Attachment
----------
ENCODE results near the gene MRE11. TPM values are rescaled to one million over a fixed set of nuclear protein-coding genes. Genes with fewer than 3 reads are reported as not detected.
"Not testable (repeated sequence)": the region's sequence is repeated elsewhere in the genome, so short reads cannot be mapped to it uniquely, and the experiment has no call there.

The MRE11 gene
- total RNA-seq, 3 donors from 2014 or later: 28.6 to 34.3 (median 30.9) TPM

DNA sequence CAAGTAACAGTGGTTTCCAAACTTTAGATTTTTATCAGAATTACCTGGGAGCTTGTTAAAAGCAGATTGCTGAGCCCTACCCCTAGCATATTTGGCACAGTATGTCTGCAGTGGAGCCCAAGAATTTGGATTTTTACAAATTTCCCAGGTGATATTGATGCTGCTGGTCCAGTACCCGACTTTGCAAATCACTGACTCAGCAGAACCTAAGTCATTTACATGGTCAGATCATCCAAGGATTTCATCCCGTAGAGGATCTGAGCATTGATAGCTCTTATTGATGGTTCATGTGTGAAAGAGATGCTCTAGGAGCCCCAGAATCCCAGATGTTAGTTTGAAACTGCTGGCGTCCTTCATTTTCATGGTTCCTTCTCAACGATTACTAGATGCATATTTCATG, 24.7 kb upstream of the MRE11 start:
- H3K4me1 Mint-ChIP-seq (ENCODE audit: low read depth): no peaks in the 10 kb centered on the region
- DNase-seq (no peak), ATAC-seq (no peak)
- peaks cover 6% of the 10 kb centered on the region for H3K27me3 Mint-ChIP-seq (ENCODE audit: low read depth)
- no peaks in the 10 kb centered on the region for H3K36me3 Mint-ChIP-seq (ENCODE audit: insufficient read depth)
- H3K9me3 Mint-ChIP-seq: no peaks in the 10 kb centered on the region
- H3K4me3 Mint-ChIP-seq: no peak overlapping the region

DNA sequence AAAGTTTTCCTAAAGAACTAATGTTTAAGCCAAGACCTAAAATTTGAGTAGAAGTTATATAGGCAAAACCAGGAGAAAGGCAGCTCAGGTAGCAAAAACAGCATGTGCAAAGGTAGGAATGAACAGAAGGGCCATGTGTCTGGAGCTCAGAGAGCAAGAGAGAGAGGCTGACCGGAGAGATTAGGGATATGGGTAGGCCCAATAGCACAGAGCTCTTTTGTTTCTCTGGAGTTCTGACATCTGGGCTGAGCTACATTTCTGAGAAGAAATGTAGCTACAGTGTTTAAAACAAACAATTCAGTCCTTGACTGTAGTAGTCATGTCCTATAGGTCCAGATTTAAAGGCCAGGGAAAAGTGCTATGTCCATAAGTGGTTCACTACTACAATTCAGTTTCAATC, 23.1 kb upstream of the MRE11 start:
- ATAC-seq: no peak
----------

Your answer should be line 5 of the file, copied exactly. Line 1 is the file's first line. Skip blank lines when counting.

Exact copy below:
DNA sequence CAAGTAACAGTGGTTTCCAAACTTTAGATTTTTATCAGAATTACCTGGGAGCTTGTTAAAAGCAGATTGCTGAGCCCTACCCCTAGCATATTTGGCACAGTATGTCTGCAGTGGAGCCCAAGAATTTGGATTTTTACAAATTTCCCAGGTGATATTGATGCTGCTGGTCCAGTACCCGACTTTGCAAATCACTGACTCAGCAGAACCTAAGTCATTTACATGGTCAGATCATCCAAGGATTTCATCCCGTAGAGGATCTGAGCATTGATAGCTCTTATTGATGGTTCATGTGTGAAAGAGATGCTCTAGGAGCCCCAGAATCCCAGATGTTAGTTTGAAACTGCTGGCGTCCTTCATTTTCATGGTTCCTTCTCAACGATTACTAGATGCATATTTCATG, 24.7 kb upstream of the MRE11 start: